Words from the other languages became appropriated into the creole as well, creating an entire Singlish lexicon that is used today. The word “ang moh,” for example, is a Hokkien word which literally translates to “red hair,” but is used in Singlish to describe people of Caucasian descent. The Malay word “makan” is commonly used to mean food, or the act of eating. The Tamil word “goondu,” which means “fat” in its original language, is used in Singlish to describe a person who is not very smart.


An advertisement written in Singlish on the Singaporean island of Pulau Ubin. (Photo: Michael Elleray/CC BY 2.0)

Perhaps the most famous Singlish word is the ubiquitous “lah,” an example of the language’s more playful sensibilities. It is essentially a filler word with no meaning. “Lah” can be placed anywhere in a sentence, but is often used as a form of audible punctuation at the end. Another popular exclamation is “wah lao,” or the even more flamboyant “wah lao eh,” used to express surprise or wonder.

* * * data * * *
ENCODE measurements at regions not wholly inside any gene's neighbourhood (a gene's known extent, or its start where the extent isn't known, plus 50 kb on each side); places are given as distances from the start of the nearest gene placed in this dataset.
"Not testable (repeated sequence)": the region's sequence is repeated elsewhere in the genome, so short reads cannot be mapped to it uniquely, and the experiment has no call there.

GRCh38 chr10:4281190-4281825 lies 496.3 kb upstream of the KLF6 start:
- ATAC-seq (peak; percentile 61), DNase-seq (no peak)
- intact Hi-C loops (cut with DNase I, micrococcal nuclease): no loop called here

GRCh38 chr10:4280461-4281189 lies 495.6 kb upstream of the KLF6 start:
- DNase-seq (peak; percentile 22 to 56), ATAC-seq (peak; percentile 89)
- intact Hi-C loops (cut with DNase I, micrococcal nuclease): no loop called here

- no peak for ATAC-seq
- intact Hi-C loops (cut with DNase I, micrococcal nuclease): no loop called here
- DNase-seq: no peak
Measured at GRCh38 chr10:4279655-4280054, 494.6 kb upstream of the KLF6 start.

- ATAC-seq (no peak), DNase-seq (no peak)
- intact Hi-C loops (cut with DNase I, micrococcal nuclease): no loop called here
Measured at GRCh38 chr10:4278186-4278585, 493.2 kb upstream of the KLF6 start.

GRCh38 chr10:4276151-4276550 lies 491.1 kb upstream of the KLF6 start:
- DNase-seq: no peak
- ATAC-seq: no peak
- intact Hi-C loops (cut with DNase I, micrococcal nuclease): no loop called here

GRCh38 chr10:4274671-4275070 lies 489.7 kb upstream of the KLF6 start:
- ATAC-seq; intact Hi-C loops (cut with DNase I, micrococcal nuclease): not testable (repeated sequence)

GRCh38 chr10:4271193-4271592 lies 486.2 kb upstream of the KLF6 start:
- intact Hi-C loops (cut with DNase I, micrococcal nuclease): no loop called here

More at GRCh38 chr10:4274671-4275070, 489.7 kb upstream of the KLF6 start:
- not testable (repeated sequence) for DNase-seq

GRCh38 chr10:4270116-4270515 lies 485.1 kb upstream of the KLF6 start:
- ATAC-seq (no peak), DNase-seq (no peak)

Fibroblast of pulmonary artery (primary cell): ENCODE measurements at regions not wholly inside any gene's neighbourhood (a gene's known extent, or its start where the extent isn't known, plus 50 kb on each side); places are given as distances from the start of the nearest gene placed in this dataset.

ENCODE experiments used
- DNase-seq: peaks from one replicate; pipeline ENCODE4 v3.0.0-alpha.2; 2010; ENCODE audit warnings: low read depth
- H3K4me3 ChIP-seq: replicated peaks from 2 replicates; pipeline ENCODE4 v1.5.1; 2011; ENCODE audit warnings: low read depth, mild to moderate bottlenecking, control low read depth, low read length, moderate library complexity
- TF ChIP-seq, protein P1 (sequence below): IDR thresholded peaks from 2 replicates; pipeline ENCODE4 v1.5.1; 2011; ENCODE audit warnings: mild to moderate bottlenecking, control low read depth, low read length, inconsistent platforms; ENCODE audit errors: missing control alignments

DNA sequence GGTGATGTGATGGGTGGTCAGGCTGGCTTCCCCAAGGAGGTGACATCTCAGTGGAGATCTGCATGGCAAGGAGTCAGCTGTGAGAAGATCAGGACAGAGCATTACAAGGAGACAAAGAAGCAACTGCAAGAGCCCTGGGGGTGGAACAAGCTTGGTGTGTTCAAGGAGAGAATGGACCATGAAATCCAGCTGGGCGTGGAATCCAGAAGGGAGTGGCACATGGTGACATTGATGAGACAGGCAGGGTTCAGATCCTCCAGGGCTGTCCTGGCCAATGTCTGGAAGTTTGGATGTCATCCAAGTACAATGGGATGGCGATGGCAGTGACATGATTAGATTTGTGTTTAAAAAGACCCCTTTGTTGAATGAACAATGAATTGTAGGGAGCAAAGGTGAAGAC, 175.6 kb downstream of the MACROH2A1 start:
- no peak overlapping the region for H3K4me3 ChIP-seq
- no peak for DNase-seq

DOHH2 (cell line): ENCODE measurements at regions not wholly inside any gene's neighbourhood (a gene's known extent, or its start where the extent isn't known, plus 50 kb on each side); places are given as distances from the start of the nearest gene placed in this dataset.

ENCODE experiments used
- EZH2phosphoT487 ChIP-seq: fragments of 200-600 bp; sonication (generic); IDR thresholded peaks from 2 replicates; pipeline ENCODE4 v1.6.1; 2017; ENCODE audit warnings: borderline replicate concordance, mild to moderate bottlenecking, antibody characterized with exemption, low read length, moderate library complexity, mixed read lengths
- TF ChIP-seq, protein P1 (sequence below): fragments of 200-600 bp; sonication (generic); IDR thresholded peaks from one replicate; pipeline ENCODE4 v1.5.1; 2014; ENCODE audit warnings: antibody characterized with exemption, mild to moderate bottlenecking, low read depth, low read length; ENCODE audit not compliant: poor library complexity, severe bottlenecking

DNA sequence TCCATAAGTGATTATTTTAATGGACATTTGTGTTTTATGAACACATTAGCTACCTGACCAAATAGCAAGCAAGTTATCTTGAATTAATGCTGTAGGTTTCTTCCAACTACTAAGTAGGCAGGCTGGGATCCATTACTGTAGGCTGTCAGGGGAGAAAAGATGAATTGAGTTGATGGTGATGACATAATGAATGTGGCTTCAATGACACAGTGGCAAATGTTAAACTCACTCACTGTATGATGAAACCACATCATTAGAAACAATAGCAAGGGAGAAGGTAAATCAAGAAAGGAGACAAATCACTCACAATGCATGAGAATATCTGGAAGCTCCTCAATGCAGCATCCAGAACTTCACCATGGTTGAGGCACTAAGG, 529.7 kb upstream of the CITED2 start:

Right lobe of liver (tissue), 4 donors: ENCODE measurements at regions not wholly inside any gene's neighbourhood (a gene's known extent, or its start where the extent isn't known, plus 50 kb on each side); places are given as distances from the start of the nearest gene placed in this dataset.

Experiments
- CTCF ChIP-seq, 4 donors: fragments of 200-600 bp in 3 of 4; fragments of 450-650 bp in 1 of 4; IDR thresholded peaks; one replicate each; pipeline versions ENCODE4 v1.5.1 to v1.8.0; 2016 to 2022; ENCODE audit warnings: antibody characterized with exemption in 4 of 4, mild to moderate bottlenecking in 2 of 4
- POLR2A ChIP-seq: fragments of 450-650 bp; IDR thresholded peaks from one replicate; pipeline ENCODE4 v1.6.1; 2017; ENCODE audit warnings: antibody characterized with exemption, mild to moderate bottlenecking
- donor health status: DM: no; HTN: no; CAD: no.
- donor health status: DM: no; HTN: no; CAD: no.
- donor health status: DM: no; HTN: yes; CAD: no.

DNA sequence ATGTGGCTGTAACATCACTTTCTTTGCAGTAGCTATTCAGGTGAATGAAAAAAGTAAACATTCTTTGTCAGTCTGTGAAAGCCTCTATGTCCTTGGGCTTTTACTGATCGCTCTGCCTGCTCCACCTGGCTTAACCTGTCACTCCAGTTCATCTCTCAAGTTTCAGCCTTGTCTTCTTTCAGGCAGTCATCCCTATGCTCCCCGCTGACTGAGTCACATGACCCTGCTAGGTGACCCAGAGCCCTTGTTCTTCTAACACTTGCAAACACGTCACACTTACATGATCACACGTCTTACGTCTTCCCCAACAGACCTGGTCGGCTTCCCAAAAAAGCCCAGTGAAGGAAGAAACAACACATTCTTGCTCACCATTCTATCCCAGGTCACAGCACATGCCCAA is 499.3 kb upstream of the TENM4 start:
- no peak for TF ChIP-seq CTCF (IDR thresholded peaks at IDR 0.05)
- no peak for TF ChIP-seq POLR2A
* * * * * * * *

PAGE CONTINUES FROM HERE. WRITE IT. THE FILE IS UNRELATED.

One of the many barriers to picking up Singlish is its complicated intonation. English is a stress-timed language, which means that some syllables are longer, and others are shorter. Singlish, however, is syllable-timed, which means that each syllable is pronounced for an equal amount of time, making Singlish far more staccato in nature.

Where it gets even more complicated is in the tones. English is a non-tonal language, which means that words do not have particular tones associated with them. Chinese, on the other hand, is a tonal language, in which words change their meaning depending on the tone used to speak them. Singlish retains all the tones of the Chinese words that it borrows, but maintains no tones in its English, Malay and Tamil words, making it a semi-tonal language.